I HEAR die quarto and die quinto, which the Greeks express by εἰς τετάρτην καὶ εἰς πέμπτην, used nowadays even by learned men, and one who speaks otherwise is looked down upon as crude and illiterate. But in the time of Marcus Tullius, and earlier, they did not, I think, speak in that way; for they used diequinte and diequinti as a compound adverb, with the second syllable of the word shortened. The deified Augustus, too, who was well versed in the Latin tongue and an imitator of his father's 1 elegance in discourse, has often in his letters 2 used that means of designating the days. But it will be sufficient to show the undeviating usage of the men of old, if I quote the regular formula of the praetor, in which, according to the usage of our forefathers, he is accustomed to proclaim the festival known as the Compitalia. 3 His words are as follows: “On the ninth day the Roman people, the Quirites, will celebrate the Compitalia; when they shall have begun, legal business ceases.” The praetor says dienoni, not die nono. And not the praetor alone, but almost all antiquity, spoke in that way. Look you, this passage of the well-known poet Pomponius comes to my mind, from the Atellan farce entitled Mevia: 4
For six days now I've done no stroke of work;[p. 283] There is also the following passage from Coelius in the second book of his Histories: 5 “If you are willing to give me the cavalry and follow me yourself with the rest of the army, on the fifth day (diequinti) I will have your dinner ready for you in the Capitol at Rome.” 6 But Coelius took both the story itself and the word from the fourth book of Marcus Cato's Origines, where we find the following: 7 “Then the master of the horse thus advised the Carthaginian dictator: 'Send me to Rome with the cavalry; on the fifth day (diequinti) your dinner shall be ready for you in the Capitol.'” The final syllable of that word I find written sometimes with e and sometimes with i; for it was usual with those men of olden times very often to use those letters without distinction, saying praefiscine and praefiscini, proclivi and proclive, and using many other words of that kind with either ending; in the same way too they said die pristini, that is, “the day before,” which is commonly expressed by pridie, changing the order of the words in the compound, as if it were pristino die. Also by a similar usage they said die crastini, meaning crastino die or “to-morrow.” The priests of the Roman people, too, when they make a proclamation for the third day, say diem perendini. But just as very many people said die pristini, so Marcus Cato in his oration Against Furius 8 said die proximi or “the next day”; and Gnaeus Matius, an exceedingly learned man, in his Mimiambi, instead of our nudius tertius, or “four days ago,” has die quarto, in these lines: 9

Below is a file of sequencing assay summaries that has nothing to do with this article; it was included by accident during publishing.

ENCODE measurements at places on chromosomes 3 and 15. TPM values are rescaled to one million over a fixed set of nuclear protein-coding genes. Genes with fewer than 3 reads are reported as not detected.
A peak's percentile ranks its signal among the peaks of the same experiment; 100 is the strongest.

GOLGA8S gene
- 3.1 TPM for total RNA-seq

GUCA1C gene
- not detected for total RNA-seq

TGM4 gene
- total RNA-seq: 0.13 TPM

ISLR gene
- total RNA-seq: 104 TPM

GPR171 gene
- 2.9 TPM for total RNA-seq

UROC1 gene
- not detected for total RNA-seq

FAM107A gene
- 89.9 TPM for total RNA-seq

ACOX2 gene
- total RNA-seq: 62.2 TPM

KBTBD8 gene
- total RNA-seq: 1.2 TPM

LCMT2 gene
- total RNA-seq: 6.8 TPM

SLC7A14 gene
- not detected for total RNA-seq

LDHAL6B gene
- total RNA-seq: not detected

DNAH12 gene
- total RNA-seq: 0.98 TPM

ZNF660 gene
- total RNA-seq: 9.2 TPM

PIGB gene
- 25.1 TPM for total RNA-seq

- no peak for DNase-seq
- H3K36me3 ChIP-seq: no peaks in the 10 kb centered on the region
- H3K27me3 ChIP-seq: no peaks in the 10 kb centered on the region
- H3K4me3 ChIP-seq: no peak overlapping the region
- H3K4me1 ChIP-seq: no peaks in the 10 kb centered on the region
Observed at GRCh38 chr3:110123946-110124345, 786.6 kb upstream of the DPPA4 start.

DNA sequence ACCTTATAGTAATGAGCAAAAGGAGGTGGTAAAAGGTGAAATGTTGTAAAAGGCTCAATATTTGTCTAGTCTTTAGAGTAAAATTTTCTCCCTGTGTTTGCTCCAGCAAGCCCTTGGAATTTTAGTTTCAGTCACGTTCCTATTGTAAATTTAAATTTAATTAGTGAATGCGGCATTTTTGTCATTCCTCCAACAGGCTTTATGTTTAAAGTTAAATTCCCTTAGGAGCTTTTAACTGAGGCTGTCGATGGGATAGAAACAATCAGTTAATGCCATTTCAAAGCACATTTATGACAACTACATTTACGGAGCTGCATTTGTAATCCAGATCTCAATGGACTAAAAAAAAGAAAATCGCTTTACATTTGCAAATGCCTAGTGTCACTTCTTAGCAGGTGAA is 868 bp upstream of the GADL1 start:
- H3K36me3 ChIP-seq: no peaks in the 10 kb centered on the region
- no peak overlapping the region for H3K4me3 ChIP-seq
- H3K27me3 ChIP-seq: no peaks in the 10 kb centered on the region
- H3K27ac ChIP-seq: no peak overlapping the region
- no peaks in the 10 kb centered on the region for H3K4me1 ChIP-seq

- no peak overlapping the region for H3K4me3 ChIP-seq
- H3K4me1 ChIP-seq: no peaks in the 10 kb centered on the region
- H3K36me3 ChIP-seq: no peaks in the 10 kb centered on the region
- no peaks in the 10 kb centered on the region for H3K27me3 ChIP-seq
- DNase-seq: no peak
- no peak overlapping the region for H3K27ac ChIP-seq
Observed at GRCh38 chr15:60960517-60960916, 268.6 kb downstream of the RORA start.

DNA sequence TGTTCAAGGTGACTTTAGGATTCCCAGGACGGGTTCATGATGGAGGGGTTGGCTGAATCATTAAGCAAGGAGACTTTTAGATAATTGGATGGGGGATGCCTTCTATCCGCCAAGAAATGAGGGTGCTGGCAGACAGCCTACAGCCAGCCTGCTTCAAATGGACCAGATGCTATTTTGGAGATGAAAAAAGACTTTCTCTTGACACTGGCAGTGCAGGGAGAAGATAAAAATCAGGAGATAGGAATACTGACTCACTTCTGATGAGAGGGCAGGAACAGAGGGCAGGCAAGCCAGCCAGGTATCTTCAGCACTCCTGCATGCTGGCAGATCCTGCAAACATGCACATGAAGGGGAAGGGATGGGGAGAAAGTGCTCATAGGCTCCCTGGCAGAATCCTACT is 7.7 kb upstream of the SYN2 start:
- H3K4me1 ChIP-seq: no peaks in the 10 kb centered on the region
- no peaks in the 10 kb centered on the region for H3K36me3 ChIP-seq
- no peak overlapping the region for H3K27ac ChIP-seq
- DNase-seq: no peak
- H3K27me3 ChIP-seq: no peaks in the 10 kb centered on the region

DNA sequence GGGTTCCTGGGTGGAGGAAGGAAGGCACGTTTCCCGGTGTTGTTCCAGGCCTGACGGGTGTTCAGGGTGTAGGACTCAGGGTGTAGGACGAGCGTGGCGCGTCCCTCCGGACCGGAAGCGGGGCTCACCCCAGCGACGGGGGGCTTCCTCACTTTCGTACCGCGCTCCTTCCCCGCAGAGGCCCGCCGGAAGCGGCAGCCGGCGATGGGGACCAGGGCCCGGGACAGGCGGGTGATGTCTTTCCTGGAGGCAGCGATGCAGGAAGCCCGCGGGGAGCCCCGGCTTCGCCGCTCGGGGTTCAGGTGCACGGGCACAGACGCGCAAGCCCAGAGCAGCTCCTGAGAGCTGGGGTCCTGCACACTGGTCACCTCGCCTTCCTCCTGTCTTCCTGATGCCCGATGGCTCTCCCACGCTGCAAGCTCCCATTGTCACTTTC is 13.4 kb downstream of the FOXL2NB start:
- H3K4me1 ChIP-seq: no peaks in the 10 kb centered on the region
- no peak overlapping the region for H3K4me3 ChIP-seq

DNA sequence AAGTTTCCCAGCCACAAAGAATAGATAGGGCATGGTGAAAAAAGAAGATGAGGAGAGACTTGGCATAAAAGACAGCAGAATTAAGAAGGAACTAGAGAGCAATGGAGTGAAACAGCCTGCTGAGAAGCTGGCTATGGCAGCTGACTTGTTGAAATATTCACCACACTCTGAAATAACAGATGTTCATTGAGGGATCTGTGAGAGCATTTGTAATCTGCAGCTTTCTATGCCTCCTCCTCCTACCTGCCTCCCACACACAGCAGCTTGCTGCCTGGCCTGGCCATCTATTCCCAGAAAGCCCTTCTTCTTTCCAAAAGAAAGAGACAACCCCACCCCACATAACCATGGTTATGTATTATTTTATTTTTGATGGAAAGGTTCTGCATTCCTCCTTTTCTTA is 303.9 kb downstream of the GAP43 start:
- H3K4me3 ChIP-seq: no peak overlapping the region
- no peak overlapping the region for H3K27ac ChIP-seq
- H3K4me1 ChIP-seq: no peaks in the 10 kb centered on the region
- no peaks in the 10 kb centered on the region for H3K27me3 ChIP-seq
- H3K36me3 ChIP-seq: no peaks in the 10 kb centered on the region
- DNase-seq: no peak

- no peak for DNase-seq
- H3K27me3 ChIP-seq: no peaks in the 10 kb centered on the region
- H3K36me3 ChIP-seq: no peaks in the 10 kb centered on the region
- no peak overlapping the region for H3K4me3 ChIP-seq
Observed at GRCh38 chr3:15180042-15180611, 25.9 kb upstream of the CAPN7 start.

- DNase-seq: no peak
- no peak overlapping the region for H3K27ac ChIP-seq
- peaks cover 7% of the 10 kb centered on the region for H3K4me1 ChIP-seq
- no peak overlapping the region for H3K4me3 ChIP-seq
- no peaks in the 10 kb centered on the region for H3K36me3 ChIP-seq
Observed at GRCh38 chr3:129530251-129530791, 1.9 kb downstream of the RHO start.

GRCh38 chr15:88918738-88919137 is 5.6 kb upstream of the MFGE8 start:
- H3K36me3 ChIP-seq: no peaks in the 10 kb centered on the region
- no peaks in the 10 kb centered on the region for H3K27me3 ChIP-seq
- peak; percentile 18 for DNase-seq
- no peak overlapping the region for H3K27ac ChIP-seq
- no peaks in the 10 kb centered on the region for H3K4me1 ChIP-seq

The fourth day (diequarte) I, poor wretch, shall starve to death.
Of late, four days ago (die quarto), as I recall,[p. 285] Therefore the distinction will be found to be, that we use die quarto of the past, but diequarte of the future.
The only pitcher in the house he broke.